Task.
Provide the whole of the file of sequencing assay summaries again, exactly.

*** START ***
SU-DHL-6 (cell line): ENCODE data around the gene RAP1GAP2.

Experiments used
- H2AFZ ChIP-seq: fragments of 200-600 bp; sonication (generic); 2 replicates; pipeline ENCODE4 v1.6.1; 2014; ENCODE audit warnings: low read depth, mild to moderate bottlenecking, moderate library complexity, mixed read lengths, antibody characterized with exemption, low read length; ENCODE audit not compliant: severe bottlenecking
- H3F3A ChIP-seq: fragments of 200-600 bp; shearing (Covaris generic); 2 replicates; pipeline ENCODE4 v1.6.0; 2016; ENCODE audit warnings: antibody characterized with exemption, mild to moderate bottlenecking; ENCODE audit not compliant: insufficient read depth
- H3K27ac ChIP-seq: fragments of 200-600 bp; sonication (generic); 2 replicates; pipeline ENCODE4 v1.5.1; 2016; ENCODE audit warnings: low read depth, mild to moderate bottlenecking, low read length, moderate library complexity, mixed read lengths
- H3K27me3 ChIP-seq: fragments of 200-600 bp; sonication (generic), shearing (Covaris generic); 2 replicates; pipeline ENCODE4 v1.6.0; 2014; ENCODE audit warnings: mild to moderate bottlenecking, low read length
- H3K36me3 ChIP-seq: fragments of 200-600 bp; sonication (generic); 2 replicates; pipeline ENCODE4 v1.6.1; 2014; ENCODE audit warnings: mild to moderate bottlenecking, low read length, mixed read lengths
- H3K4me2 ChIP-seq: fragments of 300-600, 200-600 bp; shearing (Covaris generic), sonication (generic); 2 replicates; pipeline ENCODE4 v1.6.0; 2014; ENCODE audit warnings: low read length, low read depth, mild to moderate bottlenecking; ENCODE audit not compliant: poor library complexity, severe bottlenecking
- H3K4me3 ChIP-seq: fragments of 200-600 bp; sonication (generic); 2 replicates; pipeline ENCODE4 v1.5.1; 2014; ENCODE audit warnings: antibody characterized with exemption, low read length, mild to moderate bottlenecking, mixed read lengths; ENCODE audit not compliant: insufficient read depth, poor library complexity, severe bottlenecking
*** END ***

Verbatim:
SU-DHL-6 (cell line): ENCODE data around the gene RAP1GAP2.

Experiments used
- H2AFZ ChIP-seq: fragments of 200-600 bp; sonication (generic); 2 replicates; pipeline ENCODE4 v1.6.1; 2014; ENCODE audit warnings: low read depth, mild to moderate bottlenecking, moderate library complexity, mixed read lengths, antibody characterized with exemption, low read length; ENCODE audit not compliant: severe bottlenecking
- H3F3A ChIP-seq: fragments of 200-600 bp; shearing (Covaris generic); 2 replicates; pipeline ENCODE4 v1.6.0; 2016; ENCODE audit warnings: antibody characterized with exemption, mild to moderate bottlenecking; ENCODE audit not compliant: insufficient read depth
- H3K27ac ChIP-seq: fragments of 200-600 bp; sonication (generic); 2 replicates; pipeline ENCODE4 v1.5.1; 2016; ENCODE audit warnings: low read depth, mild to moderate bottlenecking, low read length, moderate library complexity, mixed read lengths
- H3K27me3 ChIP-seq: fragments of 200-600 bp; sonication (generic), shearing (Covaris generic); 2 replicates; pipeline ENCODE4 v1.6.0; 2014; ENCODE audit warnings: mild to moderate bottlenecking, low read length
- H3K36me3 ChIP-seq: fragments of 200-600 bp; sonication (generic); 2 replicates; pipeline ENCODE4 v1.6.1; 2014; ENCODE audit warnings: mild to moderate bottlenecking, low read length, mixed read lengths
- H3K4me2 ChIP-seq: fragments of 300-600, 200-600 bp; shearing (Covaris generic), sonication (generic); 2 replicates; pipeline ENCODE4 v1.6.0; 2014; ENCODE audit warnings: low read length, low read depth, mild to moderate bottlenecking; ENCODE audit not compliant: poor library complexity, severe bottlenecking
- H3K4me3 ChIP-seq: fragments of 200-600 bp; sonication (generic); 2 replicates; pipeline ENCODE4 v1.5.1; 2014; ENCODE audit warnings: antibody characterized with exemption, low read length, mild to moderate bottlenecking, mixed read lengths; ENCODE audit not compliant: insufficient read depth, poor library complexity, severe bottlenecking